• SBoss

      Apr 2, 2014 at 9:05 pm

      Jeff, You don’t know what your talking about. My new Ping S55 irons are simply the best I’ve ever hit and the I25 irons are fantastic as well. I hit the XS I25 Driver and crushed it, hitting it 10-yards beyond my Amp Cell Pro, which is plenty long. I’m not as straight with the I25 driver so I need to find the right shaft before I buy it.

      I’m checking out the I25 19 degree this weekend and I’ll be shocked if it isn’t a great club. Ping makes quality equipment and their latest releases are a grand slam. I don’t care if they make them in China, Brazil, Nigeria, or East Bumble. I care about the quality of the equipment and it’s the best I’ve experienced in my 30+ years of playing golf.

      If your going to write a review, it might be a good idea to really know the equipment. And it really doesn’t matter where its made if it does a tremendous job and lasts.

  8. killerbgolfer

    Feb 14, 2014 at 12:26 pm

    How does the i25 driver compare to the Anser driver I’m currently playing? Which would be longer?

    • robert

      Sep 20, 2014 at 9:40 pm

      The i25 is longer! I have both and also the G25, and the old Rapture V2 driver, and the i25 is longer.
      It is always best you try different shafts and see which one fits you better.

  9. Ben

    Feb 7, 2014 at 4:53 pm

    Forgive me if this is a dumb question but Golf magazine says the i25 driver face angle is slightly open. Anyone know if this is true? With those racing stripes as a aiming guide this seems odd to have an open face. Thanks

    • Joe Golfer

      Mar 16, 2014 at 1:14 am

      That’s a good point. If one changes the face angle slightly using the adjustable hosel, I wonder if that changes the appearance of the lines on top of the clubhead?

  10. Brian

    Jan 23, 2014 at 9:12 pm

    I took a picture of the i25 driver so people could see how subtle they look in my fitting bay.

    http://pic.twitter.com/OiXtXlm7Lw

  11. Brian Cutler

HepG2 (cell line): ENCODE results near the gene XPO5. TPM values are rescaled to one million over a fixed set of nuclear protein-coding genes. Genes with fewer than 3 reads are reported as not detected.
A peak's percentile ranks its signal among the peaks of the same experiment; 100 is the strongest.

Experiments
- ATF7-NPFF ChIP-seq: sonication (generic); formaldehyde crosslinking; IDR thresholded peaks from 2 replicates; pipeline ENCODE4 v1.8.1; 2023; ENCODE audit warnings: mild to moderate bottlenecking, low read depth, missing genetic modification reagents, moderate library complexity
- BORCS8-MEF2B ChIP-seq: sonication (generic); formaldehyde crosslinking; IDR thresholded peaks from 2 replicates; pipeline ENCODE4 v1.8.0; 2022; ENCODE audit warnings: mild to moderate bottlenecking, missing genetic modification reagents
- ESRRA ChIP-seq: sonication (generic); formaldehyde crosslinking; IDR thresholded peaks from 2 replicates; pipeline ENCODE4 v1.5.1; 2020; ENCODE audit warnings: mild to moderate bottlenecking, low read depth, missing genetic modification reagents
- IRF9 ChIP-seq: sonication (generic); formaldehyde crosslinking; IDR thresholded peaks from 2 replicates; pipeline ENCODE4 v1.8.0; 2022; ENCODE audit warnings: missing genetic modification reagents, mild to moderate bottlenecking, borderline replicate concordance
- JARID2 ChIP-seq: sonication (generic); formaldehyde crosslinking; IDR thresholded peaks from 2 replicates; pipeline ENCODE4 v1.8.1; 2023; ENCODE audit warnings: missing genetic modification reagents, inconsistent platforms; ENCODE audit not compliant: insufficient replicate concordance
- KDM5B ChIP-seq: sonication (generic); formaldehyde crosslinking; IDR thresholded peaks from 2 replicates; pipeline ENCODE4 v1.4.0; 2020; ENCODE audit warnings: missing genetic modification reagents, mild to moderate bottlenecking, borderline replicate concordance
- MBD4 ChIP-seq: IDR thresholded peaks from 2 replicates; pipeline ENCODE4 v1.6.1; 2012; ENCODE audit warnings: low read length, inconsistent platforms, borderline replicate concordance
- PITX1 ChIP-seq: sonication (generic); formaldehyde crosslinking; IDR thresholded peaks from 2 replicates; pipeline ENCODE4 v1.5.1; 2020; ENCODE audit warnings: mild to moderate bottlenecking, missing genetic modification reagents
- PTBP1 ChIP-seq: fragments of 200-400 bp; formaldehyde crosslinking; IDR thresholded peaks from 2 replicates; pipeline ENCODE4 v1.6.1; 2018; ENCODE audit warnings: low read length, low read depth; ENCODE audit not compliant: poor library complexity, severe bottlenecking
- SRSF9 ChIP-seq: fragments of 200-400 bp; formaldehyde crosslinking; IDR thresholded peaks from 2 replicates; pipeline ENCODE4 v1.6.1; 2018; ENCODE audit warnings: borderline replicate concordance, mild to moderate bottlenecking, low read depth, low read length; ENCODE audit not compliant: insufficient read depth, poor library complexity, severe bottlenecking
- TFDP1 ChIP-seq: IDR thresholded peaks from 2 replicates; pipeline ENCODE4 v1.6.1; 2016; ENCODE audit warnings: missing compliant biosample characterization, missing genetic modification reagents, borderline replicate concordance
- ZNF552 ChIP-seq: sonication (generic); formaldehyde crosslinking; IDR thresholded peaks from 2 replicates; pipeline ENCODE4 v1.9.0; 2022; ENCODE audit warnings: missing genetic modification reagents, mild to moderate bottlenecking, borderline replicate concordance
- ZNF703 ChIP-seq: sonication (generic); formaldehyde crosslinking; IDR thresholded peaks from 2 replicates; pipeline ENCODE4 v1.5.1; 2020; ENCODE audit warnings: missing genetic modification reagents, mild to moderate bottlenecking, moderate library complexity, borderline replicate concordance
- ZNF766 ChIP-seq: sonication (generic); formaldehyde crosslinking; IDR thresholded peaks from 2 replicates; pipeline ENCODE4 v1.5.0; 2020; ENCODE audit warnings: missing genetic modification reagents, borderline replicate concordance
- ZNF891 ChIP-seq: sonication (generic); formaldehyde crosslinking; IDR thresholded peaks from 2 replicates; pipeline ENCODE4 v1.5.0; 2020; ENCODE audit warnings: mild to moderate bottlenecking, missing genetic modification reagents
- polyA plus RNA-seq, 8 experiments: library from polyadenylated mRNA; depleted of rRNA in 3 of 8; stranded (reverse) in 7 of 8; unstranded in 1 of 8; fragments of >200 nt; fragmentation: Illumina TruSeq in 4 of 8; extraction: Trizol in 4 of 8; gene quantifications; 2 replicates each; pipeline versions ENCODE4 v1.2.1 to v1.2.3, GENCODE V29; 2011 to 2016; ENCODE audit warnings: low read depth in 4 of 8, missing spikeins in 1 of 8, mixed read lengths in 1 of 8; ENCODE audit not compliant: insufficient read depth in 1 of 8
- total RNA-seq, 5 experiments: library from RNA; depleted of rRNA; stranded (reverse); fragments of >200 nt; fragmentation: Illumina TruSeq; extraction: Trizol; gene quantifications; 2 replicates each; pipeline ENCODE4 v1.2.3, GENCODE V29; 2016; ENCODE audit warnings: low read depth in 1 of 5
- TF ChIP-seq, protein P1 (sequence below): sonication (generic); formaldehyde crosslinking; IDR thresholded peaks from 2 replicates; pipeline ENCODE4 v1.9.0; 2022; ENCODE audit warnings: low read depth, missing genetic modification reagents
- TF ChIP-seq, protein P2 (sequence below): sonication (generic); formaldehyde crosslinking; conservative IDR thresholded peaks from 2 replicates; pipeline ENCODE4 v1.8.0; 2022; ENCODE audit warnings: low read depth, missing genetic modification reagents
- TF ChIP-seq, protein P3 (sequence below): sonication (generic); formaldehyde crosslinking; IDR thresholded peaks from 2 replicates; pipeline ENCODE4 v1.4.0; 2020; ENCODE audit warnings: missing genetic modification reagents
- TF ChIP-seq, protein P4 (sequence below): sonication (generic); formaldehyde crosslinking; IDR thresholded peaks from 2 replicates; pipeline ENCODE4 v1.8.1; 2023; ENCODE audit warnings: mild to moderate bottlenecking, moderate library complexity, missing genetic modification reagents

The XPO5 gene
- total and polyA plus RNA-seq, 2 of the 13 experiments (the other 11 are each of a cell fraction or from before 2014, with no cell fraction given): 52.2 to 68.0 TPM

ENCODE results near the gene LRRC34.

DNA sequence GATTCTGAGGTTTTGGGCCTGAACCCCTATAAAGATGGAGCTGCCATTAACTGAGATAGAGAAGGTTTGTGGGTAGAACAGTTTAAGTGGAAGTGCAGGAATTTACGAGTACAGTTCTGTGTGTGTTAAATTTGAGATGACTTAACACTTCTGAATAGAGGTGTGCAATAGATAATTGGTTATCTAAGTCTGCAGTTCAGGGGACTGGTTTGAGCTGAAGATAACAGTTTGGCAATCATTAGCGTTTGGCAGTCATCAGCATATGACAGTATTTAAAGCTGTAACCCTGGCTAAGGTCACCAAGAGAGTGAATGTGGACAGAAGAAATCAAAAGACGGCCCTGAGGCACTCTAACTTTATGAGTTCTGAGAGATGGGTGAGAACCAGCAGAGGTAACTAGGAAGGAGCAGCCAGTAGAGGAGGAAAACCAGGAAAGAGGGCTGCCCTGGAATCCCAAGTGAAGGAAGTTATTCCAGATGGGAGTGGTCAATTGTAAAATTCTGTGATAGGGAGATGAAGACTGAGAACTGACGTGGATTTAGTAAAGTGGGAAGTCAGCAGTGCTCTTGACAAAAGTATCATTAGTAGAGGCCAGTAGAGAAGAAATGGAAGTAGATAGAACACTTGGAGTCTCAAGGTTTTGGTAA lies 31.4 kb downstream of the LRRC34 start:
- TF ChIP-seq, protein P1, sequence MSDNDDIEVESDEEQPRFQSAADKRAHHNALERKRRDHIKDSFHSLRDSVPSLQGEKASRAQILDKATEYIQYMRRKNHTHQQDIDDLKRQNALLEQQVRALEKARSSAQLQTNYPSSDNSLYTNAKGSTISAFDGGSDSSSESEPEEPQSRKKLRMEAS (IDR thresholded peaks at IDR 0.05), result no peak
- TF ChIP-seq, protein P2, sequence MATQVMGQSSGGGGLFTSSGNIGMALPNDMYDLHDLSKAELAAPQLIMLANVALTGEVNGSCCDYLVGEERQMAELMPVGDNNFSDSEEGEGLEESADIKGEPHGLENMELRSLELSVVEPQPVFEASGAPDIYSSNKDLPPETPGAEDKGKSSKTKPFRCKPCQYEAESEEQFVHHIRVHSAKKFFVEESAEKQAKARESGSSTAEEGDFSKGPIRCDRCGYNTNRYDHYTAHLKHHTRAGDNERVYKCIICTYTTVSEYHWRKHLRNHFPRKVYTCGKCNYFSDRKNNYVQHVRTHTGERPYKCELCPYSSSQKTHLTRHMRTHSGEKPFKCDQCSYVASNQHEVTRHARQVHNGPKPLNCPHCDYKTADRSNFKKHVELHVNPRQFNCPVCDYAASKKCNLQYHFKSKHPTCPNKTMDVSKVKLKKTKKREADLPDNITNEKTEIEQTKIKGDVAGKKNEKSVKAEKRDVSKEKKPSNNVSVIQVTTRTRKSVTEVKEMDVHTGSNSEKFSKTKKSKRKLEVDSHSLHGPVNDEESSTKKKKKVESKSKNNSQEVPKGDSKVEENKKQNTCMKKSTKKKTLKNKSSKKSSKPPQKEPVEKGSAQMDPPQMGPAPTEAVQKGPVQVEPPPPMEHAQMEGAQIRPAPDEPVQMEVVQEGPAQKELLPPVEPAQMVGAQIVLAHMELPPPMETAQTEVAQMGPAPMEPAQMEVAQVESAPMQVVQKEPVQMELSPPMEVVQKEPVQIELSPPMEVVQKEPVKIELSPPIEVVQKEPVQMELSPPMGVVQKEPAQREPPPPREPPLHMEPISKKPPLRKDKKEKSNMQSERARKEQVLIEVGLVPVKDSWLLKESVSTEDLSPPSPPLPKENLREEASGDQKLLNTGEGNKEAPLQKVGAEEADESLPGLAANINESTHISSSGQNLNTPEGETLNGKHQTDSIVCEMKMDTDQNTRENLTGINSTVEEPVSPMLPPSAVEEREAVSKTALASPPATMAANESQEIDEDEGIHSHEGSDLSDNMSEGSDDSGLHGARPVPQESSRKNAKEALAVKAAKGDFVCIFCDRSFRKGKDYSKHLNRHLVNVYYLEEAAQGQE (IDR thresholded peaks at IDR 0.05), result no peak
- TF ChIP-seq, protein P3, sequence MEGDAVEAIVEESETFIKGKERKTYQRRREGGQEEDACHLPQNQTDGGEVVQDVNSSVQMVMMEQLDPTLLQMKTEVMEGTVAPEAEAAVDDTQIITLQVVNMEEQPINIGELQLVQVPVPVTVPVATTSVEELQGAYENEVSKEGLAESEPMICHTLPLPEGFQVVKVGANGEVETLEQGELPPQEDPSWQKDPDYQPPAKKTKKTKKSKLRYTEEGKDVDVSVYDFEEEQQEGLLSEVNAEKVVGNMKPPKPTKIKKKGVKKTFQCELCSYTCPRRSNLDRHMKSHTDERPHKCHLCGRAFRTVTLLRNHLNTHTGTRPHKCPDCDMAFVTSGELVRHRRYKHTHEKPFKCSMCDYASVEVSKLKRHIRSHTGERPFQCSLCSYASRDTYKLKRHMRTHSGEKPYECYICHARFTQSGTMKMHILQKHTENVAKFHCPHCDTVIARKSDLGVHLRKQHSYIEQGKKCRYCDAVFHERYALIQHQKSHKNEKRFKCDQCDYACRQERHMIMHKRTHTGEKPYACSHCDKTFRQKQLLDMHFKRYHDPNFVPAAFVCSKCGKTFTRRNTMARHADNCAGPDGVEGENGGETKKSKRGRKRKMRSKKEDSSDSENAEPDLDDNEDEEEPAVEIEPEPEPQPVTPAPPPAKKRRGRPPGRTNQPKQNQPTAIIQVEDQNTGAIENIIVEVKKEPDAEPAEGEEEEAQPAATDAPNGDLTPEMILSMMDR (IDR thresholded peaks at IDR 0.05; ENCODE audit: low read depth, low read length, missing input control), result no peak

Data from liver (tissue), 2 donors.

Jan 18, 2014 at 11:49 pm

    I hit the i25 lineup this week and I fell in love. I expected I would, but the line exceeded my expectations.

    I gained 3 mph of ball speed on a 7 iron vs my i10. I also raised my low launch and lowered my high spin.

    I was blown away by the driver and my improvement in ball speed. I didn’t have the chance to hit the shaft that I will end up with, and once I get the final product it will assuredly give me a few more yards.

    My first ball with the driver was hit towards the toe, however it beat my best ball speed on existing driver.

    My existing driver was extensively custom fit in the fall. I assure you my G25 10.5+ Aldila Rip’d NV X 1/2” tip stiff was maximized for my game. My best ball speed on that driver is 170. I recall once seeing Tiger at 175 mph and have always hoped to get there. The G25 added 4 mph over my previous i20.

    So my first swing with i25 pwr 75 s shaft (I play an X with extra tip trimming) was 170.1 mph of ball speed. I look to the PING rep and tell him I missed it, and there’s more. I hit the next one a little better and get 173 out of it, then 175, then 177, 178, 178, 175…. I am in love! The spin rate was in line with my G25, and once I get my upgraded shaft I believe I will be hitting it 14-18 yards longer. Did I say I was in love?

    Also, I believe this stock offering is going to be a big hit. Anyone on plane under 100 mph clubhead speed can play the stock shaft. Players who come over the top and have excessively high spin might benefit from upgraded low spin shaft options. In my case I average 117 mph club speed and I along with liking the feel I gain confidence in playing an Aldila X shaft, often tip trimmed. As always though I was thoroughly impressed with the stock shaft.

  12. Jeff Smith

    Jan 11, 2014 at 10:24 am

    It will be tough to leave my anser driver and g25 fairways…….a racing stripe really?

  13. MJ

    Jan 4, 2014 at 6:59 pm

    If it helps me line up better I’m all for it! I want to know I am aimed where I think I’m aimed. I’ll try em. I know it will hit well. Ping makes quality stuff!

  14. Skippy

    Jan 4, 2014 at 2:46 am

    The i25 driver and woods are totally underwhelming. The driver is basically an adjustable i20 driver(not a bad thing), but with stupid looking racing stripes. The i25 woods and hybrids are a step backwards IMO.

    I’d be surprised if Ping sells even a 1/10 the amount of I25 as the G25.

    • Psimmons

      Feb 11, 2014 at 10:06 pm